Rights Group: Cambodia Media Still Not So Free or Unfettered

Rights Group: Cambodia Media Still Not So Free or Unfettered

Cowed, censored and sometimes bribed, the print and broadcast media in Cambodia are biased and by and large incapable of serving the public interest, local rights group Licadho said May 2.

With minor exceptions in print and radio, media ownership and government regulation have created a media landscape that heavily favors the ruling CPP, Licadho said in a new report.

The 72-page document, re­leased to coincide with May 3’s World Press Freedom Day, followed the findings released in Washington on Wednesday by the NGO Freedom House, which described Cambodia’s media as “partly free.”

Saying state broadcaster TVK was home to “the worst censorship in Cambodia,” the report also disclosed the findings of a survey of 141 reporters, 54 percent of whom said they had been threatened as a result of their work.

Government spokesman and Information Minister Khieu Kanharith said Friday that report was not factual.

“The people who say that have never been journalists. They don’t know the ABC’s of journalism,” he said, adding that Cambodia now has a growing mass of free publications.

Journalists named in the report said May 2 they saw the press less as a Fourth Estate, than as a buttress to the work of authorities.

Pen Samitthy, president of the Club of Cambodian Journalists and editor of the country’s largest newspaper, Rasmei Kampuchea Daily newspaper, said he had not read the report but acknowledged that his newspaper supports the ruling party.

Nevertheless, Pen Samitthy said Rasmei Kampuchea freely reports on instances of alleged corruption and aimed to include opposition views.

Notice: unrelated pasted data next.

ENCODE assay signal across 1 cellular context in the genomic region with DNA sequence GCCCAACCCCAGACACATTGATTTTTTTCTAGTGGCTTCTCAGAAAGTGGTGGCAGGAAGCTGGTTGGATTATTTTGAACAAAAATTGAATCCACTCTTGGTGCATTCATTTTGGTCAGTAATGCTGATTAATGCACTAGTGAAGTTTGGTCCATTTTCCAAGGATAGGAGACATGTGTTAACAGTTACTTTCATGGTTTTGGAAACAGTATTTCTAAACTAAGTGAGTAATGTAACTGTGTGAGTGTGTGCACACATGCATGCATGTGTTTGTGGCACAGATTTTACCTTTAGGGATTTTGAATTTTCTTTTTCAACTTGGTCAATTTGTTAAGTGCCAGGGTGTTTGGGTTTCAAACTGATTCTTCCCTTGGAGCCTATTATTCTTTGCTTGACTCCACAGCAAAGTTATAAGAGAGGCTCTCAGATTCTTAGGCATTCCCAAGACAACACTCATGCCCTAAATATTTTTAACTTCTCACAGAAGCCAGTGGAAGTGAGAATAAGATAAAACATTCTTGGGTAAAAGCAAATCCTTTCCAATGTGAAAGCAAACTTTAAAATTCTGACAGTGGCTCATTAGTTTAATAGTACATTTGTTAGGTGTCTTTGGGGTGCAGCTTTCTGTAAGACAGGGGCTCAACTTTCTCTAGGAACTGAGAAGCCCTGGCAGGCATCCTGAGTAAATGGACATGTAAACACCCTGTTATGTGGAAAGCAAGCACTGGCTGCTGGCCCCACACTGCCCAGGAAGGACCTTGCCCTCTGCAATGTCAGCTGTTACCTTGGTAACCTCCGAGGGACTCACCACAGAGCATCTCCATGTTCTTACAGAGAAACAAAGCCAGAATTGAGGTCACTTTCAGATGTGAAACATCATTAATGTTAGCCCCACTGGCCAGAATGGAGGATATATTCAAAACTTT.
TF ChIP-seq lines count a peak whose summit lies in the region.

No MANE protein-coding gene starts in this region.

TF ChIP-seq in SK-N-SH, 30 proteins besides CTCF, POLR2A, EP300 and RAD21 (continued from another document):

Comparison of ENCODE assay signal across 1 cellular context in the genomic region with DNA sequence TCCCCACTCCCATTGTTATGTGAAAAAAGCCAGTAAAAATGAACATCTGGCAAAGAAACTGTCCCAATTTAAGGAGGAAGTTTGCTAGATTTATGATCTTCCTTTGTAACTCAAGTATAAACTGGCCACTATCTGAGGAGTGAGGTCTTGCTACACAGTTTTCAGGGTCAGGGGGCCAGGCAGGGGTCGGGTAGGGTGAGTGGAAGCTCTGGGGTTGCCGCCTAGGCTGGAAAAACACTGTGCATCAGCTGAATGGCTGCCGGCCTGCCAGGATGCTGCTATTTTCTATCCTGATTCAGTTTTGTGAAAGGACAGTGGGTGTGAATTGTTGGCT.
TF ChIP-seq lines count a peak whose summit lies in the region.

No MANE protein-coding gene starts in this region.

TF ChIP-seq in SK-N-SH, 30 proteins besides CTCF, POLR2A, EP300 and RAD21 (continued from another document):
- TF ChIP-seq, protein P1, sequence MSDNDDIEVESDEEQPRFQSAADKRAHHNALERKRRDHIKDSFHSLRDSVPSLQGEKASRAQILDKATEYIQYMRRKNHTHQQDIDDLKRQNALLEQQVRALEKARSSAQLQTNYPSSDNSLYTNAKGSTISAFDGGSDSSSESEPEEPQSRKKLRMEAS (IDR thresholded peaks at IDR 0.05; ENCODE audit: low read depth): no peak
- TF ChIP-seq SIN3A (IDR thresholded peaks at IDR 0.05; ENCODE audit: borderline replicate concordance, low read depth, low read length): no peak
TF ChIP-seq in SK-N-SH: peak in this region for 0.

“Not only Khmer newspapers but many newspapers in the world have one party or another,” he said.

While bribery of reporters is widespread, egregious cases are rare, he said, adding that the greatest problems for reporters in Cambodia were low pay, poor working conditions and lack of access to information.

“The problem is not fear. The problem is evidence,” he said. “The way to find documents in this country is very hard because we don’t have information access,” he added.

Friday’s report also said the government only infrequently grants licenses to opposition radio broadcasters while Cambodian TV screens are “no place to look for freedom of expression or objective information.”

TVK’s production system includes the vetting or censorship of controversial matters, often by the Information Minister himself, the report said. Newscasts frequently report on government infrastructure projects, which may explain why many poll respondents say they support the ruling party, it added.

Khieu Kanharith said TVK gave extensive airtime to opposition comments in the National Assembly and was not subject to censorship.

“We don’t control it because that’s illegal. Only after something is wrong can I address the situation.

CTN presenter Chum Kosal, who is in charge of information access at the Council of Ministers and is cited in the report, said CTN was not censored but supported the government all the same.

“To run television, we need to ask permission from the government and Ministry of Information. In the application form, it says we serve government policy,” he said.

“It means we support government policy but CTN sometimes also criticizes government officials who have done something bad,” he added. (Additional reporting by Kuch Naren)

 

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